An analysis of career choices among teachers of high academic ability/ Anne N. Catena.

Catena, Anne N.
x, 295 p. : ill. ; 29 cm.
Local subjects:
Penn dissertations -- Education.
Education -- Penn dissertations.
This practitioner research focuses on career choices of undergraduates prepared to be certified teachers between 1970 and 2008 within programs at Barnard College, Bryn Mawr/Haverford Colleges, Princeton University, Swarthmore College, and Vassar College. The exploratory study serves as a basis of comparison between the national population of teachers and teachers of high academic ability certified within small preparation programs in liberal arts schools.
The results summarize the employment that graduates pursue, how long they teach, and the influences impacting career choices. Mixed method design includes quantitative analysis of 924 surveyed alumni and qualitative analysis of interviews with faculty and alumni of each teacher preparation program.
Approximately 80% of the certified teachers choose to teach, which is similar to the percentage of the top quartile of the national teaching population in 2003 that chose to teach. The majority of certified teachers chooses as their first teaching position a traditional public school, a suburban location, and middle to affluent student populations.
There is no statistically significant difference among teachers' duration in the classroom by gender or grade level. The mean number of years teaching among all teachers of the 1970s is 11.4, 1980s is 10.5, 1990s is 6.4, and 2000s is 3.2. Approximately 60% of 1970s, 1980s, and 1990s certified teachers have taught for five or more years, findings that are similar to the national teaching population.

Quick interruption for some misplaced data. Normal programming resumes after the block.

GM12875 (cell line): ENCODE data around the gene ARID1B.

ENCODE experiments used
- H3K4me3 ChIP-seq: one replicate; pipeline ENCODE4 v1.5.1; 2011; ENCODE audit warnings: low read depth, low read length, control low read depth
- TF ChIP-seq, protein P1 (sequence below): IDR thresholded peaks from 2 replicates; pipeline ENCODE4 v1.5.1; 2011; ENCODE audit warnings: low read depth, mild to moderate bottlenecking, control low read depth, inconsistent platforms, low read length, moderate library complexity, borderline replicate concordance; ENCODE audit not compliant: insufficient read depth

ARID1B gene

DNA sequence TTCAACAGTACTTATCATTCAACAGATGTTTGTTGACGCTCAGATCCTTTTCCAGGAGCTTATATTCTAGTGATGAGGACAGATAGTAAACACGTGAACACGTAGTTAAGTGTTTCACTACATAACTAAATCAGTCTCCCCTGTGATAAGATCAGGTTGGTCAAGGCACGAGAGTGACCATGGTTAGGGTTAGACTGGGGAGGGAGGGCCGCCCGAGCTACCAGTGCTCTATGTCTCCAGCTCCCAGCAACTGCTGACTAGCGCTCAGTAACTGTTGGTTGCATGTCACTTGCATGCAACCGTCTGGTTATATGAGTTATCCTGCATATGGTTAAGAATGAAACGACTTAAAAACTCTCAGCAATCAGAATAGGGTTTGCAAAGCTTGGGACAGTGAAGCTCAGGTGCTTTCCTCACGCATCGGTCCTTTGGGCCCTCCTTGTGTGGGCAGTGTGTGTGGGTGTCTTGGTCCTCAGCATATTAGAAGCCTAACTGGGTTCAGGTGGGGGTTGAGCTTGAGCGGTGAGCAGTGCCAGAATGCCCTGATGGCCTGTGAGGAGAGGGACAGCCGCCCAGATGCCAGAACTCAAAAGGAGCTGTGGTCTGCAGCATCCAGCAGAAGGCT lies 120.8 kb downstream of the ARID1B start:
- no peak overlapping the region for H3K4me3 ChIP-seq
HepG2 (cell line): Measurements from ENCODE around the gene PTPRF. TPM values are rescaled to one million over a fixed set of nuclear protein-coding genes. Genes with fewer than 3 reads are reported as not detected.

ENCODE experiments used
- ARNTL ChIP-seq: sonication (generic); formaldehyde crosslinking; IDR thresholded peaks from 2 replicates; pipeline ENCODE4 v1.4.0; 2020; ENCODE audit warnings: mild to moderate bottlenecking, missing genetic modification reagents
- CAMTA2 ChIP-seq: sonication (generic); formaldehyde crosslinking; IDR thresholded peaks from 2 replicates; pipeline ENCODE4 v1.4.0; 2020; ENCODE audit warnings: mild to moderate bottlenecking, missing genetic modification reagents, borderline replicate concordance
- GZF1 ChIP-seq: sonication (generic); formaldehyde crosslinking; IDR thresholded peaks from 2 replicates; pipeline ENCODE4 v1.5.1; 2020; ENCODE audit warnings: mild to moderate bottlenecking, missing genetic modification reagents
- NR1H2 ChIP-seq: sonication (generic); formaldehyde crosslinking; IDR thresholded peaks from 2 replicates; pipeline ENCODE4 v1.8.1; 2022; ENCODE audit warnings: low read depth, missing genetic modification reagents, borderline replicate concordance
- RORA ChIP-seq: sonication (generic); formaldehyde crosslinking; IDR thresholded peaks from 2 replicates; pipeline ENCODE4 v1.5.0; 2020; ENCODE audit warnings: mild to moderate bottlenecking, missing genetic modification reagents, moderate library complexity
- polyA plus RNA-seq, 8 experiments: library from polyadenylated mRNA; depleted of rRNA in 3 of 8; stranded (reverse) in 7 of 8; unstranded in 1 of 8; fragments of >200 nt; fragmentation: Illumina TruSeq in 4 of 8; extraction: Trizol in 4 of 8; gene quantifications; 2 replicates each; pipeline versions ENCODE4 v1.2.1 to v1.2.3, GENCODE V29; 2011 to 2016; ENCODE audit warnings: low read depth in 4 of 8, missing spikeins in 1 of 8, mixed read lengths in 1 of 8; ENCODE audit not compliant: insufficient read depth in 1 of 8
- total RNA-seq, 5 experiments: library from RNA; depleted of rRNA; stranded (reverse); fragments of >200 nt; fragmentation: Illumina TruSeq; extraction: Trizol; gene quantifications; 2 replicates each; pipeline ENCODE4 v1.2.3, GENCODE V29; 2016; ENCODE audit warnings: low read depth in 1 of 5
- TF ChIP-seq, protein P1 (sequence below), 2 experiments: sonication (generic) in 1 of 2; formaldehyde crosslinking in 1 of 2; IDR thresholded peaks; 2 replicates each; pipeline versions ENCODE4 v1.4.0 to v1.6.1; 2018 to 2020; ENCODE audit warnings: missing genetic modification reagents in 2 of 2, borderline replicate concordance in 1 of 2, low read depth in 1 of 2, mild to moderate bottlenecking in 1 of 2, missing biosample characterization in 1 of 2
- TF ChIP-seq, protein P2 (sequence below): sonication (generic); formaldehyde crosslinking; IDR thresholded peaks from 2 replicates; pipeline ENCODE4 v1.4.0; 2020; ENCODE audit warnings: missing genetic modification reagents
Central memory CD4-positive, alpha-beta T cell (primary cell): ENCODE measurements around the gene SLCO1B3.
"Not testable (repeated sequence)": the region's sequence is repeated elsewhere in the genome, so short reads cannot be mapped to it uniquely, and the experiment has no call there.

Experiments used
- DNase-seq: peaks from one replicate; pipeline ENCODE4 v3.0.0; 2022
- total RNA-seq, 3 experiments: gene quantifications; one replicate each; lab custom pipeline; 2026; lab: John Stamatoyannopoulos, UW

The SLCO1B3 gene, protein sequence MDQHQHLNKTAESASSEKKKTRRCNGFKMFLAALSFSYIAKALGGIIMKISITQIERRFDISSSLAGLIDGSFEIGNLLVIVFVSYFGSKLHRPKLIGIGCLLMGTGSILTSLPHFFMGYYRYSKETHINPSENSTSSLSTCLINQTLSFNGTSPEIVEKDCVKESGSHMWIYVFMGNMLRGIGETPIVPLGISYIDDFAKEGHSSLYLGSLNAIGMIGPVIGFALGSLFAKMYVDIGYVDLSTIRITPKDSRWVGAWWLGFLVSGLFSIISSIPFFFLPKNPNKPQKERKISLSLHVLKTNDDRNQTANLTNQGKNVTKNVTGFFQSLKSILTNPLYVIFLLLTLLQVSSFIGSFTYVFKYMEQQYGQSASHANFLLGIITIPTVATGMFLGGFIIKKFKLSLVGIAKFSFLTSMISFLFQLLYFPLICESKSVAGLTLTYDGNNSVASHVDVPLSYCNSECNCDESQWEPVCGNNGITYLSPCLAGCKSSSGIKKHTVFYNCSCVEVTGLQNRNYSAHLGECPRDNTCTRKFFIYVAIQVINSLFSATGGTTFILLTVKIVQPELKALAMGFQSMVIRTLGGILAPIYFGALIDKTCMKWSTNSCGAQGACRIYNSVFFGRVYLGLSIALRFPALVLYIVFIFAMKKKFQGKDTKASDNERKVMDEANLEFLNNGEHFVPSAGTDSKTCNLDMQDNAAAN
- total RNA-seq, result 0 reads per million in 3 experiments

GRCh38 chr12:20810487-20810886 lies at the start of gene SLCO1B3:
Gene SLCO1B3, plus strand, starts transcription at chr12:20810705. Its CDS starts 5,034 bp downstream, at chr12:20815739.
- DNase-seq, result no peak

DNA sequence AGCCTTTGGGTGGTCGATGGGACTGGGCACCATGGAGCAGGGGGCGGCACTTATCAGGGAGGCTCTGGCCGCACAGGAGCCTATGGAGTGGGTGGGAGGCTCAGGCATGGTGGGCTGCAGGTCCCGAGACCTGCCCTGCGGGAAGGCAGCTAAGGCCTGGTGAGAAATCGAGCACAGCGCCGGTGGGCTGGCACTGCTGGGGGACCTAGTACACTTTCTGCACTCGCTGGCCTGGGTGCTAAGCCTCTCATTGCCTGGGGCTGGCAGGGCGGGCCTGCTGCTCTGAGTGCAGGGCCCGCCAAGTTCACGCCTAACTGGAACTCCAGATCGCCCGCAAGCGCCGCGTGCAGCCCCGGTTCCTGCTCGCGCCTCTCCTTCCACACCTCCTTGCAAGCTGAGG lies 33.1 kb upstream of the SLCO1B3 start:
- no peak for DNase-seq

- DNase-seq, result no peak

CETE certified and non-certified teachers who leave the occupation within the first five years do so at a rate similar to the national population of certified and non-certified teachers. Those who leave the classroom pursue employment in fields inside and outside of education. Alumni are more interested in leadership at the school level than at the district level.
The meaningfulness of one's work and opportunities for growth are the most important influence in alumnae's career choices. Alumni who want to affect change at a systemic level leave the classroom. Cultural factors specific to collaborative work environments and organizational factors regarding authority, autonomy, and interaction with fellow workers are secondary influences. Political, societal, economic, and facilities related workplace variables bear little influence on career choices.
Adviser: Richard M. Ingersoll.
Thesis (Ed.D. in Education) -- University of Pennsylvania, 2009.
Includes bibliographical references.
Local notes:
University Microfilms order no.: 3354361
Ingersoll, Richard M., advisor.
University of Pennsylvania.
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